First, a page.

The Middlebury Campus

The Gamut Room: Social Center for Decades

By Jack Dolan

Tucked quietly away in the underbelly of Gifford Residence Hall, the Gamut Room, a venue for student art, music and food, has been just kinda hanging out for more than 40 years.

If you can find it, either by way of the Gifford amphitheater or the building’s basement, upon entering your attention is immediately demanded by the walls. Across every square foot of plaster lies a buffet of intricate and imaginative student artwork including 20-foot long pencil sketches, impressionistic paintings of the female body and a structural pillar wrapped entirely in tin foil. The combination of the room’s exhaustive art installations and the poor natural lighting makes for what somebody more cynical could call an artistic dungeon.

“The matte black ceiling doesn’t really help either,” says Bjorn Peterson ’15.5, the current president of the Gamut Room, but the lack of daylight doesn’t bother him too much because the nighttime is when the room really comes alive. Peterson, who runs the organization alongside seniors Tshering (Ty) Yudon ’13 and Teddy Pendergast ’13, is following a multi-decade tradition of leadership. In recent years, however, most of the presidential duties have consisted of just keeping the organization alive, though it wasn’t always this way.

The Gamut Room got its start back in the late 60s with two students: Rick Doste ’70 and Don Delano ’69. Doste, who had used the room in Gifford basement for months as a place to practice piano, was the talent, and Delano, who saw the campus’s need for a late night food outlet, was the money. The two opened the room as a venue where students could come in the wee hours of the night to hear Doste play and purchase snacks to fuel their incessant studying.

The Gamut Room, as it soon came to be called, experienced a period of social and quasi-political growth in the 70s as the room transitioned from a casual hangout spot to the epicenter of campus counterculture — providing a site for liberated personal expression and activist discourse.

It underwent some physical growth, too. Originally, the room was located on the other side of Gifford until the residential hall was redone a few decades later. There were two separate venues: the “Tea Room” and “The Bandroom.” The former was a quieter lounge area where the proprietors of the room would sell tea and, mostly, wine at $0.35 a cup, seven nights a week to a student body that was governed by the looser drinking laws of an era long passed. The latter, as its name would suggest, was much louder, providing a boisterous arena in which students could release all their energy pent up during the College’s famous epoch of political activism in the form of band concerts and debates. Then, when the dorm underwent renovations, the two rooms moved to the south side of Gifford and joined forces to become the singular Gamut Room we have today.

While the Gamut Room may not vend wine to students anymore, the Gamut Room does serve other items. In fact, most of the venue’s programming consists of a variety of students making their own food in the Gamut Room’s kitchen and selling it to their friends.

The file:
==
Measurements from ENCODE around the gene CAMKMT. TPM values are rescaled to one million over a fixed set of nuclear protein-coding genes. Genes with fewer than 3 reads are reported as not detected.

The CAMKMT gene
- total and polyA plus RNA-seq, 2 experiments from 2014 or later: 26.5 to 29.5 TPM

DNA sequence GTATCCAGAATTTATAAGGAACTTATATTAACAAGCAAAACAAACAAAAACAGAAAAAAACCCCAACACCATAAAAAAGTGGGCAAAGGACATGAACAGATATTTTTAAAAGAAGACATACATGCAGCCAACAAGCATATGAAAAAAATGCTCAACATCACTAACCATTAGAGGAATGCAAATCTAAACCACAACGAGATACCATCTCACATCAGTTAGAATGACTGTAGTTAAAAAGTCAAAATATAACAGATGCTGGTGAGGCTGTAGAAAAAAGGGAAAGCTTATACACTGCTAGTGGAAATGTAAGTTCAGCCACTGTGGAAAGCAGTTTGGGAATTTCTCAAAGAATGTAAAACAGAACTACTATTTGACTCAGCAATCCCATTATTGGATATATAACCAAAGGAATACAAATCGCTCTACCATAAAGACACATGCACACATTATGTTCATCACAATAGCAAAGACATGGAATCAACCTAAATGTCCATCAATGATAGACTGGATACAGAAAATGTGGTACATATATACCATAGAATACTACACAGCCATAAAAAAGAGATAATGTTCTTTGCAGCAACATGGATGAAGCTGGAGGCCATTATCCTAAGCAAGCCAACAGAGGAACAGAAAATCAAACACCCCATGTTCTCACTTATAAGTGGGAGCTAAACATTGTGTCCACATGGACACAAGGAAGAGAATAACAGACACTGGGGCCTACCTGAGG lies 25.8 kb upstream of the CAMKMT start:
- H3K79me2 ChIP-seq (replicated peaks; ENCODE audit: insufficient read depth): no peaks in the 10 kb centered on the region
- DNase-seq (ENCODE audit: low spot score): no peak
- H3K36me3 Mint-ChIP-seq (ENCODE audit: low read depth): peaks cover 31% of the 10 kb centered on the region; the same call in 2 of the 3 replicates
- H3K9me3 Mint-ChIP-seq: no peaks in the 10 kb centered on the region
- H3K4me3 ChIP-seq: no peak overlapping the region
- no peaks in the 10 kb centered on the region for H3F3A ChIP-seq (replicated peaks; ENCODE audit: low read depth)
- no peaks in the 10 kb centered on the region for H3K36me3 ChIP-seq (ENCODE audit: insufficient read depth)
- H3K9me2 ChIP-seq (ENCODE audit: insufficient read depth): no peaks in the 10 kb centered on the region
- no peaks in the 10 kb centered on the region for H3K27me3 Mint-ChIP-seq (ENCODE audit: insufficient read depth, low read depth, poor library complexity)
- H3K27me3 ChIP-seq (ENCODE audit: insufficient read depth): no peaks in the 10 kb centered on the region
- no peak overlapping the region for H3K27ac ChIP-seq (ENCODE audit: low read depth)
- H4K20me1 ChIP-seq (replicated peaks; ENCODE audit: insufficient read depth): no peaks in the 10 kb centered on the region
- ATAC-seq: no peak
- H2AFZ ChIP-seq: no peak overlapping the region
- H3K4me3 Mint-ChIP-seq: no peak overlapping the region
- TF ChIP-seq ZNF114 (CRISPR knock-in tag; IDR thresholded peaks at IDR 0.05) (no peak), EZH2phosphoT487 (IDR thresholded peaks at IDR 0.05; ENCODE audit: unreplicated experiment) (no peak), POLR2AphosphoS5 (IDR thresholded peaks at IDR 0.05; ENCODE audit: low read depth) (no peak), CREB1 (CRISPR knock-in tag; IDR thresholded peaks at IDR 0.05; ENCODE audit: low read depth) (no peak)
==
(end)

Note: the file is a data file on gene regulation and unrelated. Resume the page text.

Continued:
“When Proctor’s closed and you’re still hungry,” Peterson explains, “we want the mindset of the campus to basically be like ‘Oh, wait, the Gamut Room is still open and they definitely have food! I don’t have to starve!’”

Their weekly schedule comprises gastronomically gifted students preparing light fare that spans the spectrum of college cooking. For example, Monday nights start at seven with LOCALmotive, the duo of Annalise Carrington ’15 and Jordan Collins ’15.5 preparing healthy, gourmet dishes that emphasize the use of local ingredients, until the team of Clara Gottesman ’15, Aly Fassett-Carman ’15, Abby Karp ’14 and Ellen Kerchner ’15 takes over with their Crepe Night, making delicious thin French pancakes to order with just about any topping or filling under the sun.

In addition to student cuisine, the Gamut Room puts on concerts once every two weeks. Former headliners have included rising campus bands Alpenglow and Will Cuneo & The Heartbreakers. It also hosts The Moth, a monthly event dedicated to the art and craft of storytelling in which students and the occasional professor regale each other with tales from their own lives pertaining to a common theme, like “Food” or “Rude Awakenings.”

However, there is a growing concern that the space isn’t being allowed to realize its full potential. The reason? Frankly, consensus seems to be that not enough people know about it.

“It’s such an underappreciated spot on campus,” said Katherine Kucharczyk ’16, a regular attendee of the LOCALmotive shift. “The food is delicious. The atmosphere is so cozy. I really hope people at this school will give this place the recognition it deserves.”

Kucharczyk isn’t alone in her worries. Even President Peterson is concerned about the attendance.

“We need more shifts,” he said. “There are a ton of opportunities for kids to share their talents here — we just need to make sure they know about it.”

The Gamut Room does not advertise in the events calendar with the school. To get involved with the organization, you can email Bjorn at or view their schedule at go/gamutroom. Or, if you’re near Gifford anytime after the dining halls shut down, why not duck in and say hi? As Peterson says, “If the door’s open, you’re always welcome.”

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